The Inmunity Of Five Council Members Revoked
On October 21st the State Council of the Republic of Nicaragua revoked the legal immunity of five of its members. The procedures against these persons are explained in the following.
On October 21, the Nicaraguan Council of State revoked the immunity of five of its members: Jaime Bengochea and Reynaldo Hernandez of COSEP, Allan Zambrana and Roberto Moreno of CAUS, and Omar Halum of the MDN. The COSEP and CAUS members are facing charges for violating the Maintenance of Order and Public Security Law and the Social and Economic Emergency Law. These two particular COSEP members have not been tried yet; the CAUS members have been sentenced to 29 months in prison. (See Article, “The Case Regarding the COSEP and CAUS Members”). What follows is an explanation by Alvaro Arguello representative of the clergy in the Council of State, concerning the law of immunity, the debate that took place in the Council and the significance of the Council’s decision.
“The law of immunity is a revolutionary law approved during the first legislative session in 1980. Immunity before the law is a privilege belonging to those that hold public office. It is granted so that they may better exercise public duties. Those enjoying immunity cannot be put on trial without first undergoing a legal process which decides whether or not their immunity should be revoked. The process is the following: any Nicaraguan may make a complaint about the behavior of a government official. These charges have to be presented to the Government Junta. They then decide if the charges merit further consideration. If the Government Junta decides affirmatively, they then submit all evidence to the Council of State which weighs the evidence and debates the case. If the Council decides to revoke the immunity the courts can then proceed to judge the innocence or cult of the officials with respect to the charges they are facing.
In the case of the COSEP and CAUS members, the Attorney General presented the complaints to the Junta who then passed on the complaints and evidence to the Council of State. The Council then began to consider each case separately, arriving at a decision by ballot. Many council members spoke, offering various opinions. The debate had two basic threads running through it: that of the legal arguments and that of the political arguments. The legal arguments pertained to a series of activities by these groups that violated the law. The political arguments varied somewhat depending on whether one was referring to the COSEP or CAUS members. Some of the political arguments were as follows: that CAUS was attempting to destroy the unity of the working people and was trying to separate the people from their historical vanguard, the Frente Sandinista; that both groups were attempting to undermine the stability of the government and the State of Economic Emergency and were taking advantage of national difficulties in an attempt to take power. Added to this was the non-participation of these groups in the Council of State during the last year.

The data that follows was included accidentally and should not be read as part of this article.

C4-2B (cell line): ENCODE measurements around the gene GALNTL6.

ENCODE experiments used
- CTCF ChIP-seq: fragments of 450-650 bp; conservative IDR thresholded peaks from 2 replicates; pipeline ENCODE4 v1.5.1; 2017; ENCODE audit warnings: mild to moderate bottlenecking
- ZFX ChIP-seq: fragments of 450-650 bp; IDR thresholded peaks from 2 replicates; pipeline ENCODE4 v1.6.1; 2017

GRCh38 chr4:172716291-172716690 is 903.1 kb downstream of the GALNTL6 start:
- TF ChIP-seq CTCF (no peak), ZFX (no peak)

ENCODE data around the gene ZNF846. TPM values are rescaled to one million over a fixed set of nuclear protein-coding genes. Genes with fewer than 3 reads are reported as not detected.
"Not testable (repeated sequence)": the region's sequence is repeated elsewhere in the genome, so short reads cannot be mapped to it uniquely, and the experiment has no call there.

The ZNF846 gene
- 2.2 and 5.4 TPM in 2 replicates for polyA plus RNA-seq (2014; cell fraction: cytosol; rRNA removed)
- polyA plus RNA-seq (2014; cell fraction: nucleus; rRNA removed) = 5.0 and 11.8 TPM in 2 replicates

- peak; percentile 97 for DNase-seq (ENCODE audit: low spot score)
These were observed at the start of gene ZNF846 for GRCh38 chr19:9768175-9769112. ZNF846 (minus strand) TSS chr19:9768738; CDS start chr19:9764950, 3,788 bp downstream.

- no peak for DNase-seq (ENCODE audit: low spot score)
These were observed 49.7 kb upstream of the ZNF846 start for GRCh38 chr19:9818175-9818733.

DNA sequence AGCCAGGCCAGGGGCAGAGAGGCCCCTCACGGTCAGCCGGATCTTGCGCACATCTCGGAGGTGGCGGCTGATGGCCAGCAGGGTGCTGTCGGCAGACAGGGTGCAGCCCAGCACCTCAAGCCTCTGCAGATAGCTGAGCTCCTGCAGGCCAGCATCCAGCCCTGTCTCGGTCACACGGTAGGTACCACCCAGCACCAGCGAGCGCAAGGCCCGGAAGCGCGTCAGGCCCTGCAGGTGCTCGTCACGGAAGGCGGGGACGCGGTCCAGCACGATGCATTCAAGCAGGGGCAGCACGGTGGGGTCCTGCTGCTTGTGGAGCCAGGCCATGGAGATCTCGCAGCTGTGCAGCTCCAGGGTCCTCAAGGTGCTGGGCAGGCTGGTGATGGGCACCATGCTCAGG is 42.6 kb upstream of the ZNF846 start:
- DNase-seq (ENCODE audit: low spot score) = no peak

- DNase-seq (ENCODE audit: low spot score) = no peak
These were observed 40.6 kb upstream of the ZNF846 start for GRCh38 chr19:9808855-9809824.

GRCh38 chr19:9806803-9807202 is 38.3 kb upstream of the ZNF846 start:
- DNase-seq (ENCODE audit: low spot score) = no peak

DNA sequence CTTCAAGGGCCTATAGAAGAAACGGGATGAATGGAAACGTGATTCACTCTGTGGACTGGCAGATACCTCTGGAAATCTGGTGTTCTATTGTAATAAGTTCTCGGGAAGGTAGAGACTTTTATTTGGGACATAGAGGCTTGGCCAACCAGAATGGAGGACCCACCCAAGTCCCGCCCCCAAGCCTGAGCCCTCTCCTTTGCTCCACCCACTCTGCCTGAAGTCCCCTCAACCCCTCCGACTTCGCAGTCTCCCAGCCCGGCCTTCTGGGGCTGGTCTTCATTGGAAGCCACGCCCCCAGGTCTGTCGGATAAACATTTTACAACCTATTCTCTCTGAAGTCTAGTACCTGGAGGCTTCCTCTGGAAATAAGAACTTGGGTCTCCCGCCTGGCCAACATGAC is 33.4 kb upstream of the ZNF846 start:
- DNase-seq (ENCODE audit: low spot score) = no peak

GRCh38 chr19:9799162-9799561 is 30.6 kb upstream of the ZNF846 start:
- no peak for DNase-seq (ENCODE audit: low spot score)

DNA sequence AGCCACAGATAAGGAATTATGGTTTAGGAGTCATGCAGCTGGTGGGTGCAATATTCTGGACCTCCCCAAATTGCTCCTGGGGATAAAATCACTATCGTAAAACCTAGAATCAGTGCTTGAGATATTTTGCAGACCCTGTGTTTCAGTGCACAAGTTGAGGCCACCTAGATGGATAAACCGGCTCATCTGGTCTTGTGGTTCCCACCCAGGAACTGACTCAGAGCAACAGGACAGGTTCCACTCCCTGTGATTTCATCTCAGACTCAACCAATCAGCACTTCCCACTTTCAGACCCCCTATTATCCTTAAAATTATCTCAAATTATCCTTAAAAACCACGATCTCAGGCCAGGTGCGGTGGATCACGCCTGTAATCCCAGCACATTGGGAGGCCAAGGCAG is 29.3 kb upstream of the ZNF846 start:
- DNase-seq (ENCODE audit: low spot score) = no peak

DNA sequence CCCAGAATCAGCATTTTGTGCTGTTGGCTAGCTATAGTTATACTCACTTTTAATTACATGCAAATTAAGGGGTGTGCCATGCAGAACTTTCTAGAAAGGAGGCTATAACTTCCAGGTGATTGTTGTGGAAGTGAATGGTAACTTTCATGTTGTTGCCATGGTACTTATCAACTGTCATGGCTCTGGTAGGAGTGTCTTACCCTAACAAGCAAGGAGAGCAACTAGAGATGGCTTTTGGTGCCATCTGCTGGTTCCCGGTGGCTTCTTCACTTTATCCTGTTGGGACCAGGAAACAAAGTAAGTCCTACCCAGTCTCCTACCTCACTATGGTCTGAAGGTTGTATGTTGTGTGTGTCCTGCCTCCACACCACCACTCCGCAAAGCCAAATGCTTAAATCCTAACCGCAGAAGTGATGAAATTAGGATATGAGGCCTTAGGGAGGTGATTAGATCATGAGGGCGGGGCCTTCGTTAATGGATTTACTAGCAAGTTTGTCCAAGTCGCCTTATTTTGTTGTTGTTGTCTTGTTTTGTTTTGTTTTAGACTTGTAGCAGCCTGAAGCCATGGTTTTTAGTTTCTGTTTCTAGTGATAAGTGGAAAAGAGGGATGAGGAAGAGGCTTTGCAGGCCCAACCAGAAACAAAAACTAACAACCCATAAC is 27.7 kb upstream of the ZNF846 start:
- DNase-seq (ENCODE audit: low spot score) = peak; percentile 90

This year, members of the political opposition parties and groups led by these parties have boycotted the Council of State. The position of the government has been that those groups who have formed part of the Council of State have the right to remain in the Council, even though they are not presently occupying their seats. While they belong to the Council, they still enjoy the privilege of immunity. Council members argued that if these persons are not serving the Nicaraguan people in the Council, why should they enjoy immunity? Thus, the non-participation of the COSEP members constituted one of the main arguments presented by the Junta and weighed by the Council. The Council decided unanimously to revoke the immunity. COSEP and CAUS remain members of the Council and now may elect new Council representatives.
The behavior of the COSEP and CAUS members was such that it was necessary to call attention to this behavior and make it a matter of reflection. Officials cannot be allowed to use their immunity to act as counter-revolutionaries. The revoking of immunity is a call to reflection that officials act in a serious and responsible manner in their exercise of public office. The Revolution will not permit that immunity be used as a privilege to benefit individuals personally over the well-being of the Nicaragua people.
In the words of Comandante Dora María Téllez in the Council of State: “The revolutionary authority has the right to exercise its power and to defend the revolution from provocations. In the face of these attempts to take power and to divide the working class, the revolution is responding by insuring that the laws of the Republic are followed”. It is not going to permit the violation of those laws which serve to defend the revolution, which is to say, the project of and for the poor.
All the laws of the revolution are within this framework of service to the Nicaraguan people. The Nicaraguan process is trying to ensure that all act within this framework, that there is unity around this purpose of serving one’s people.
An Interview with Alvaro Argüello, S. J.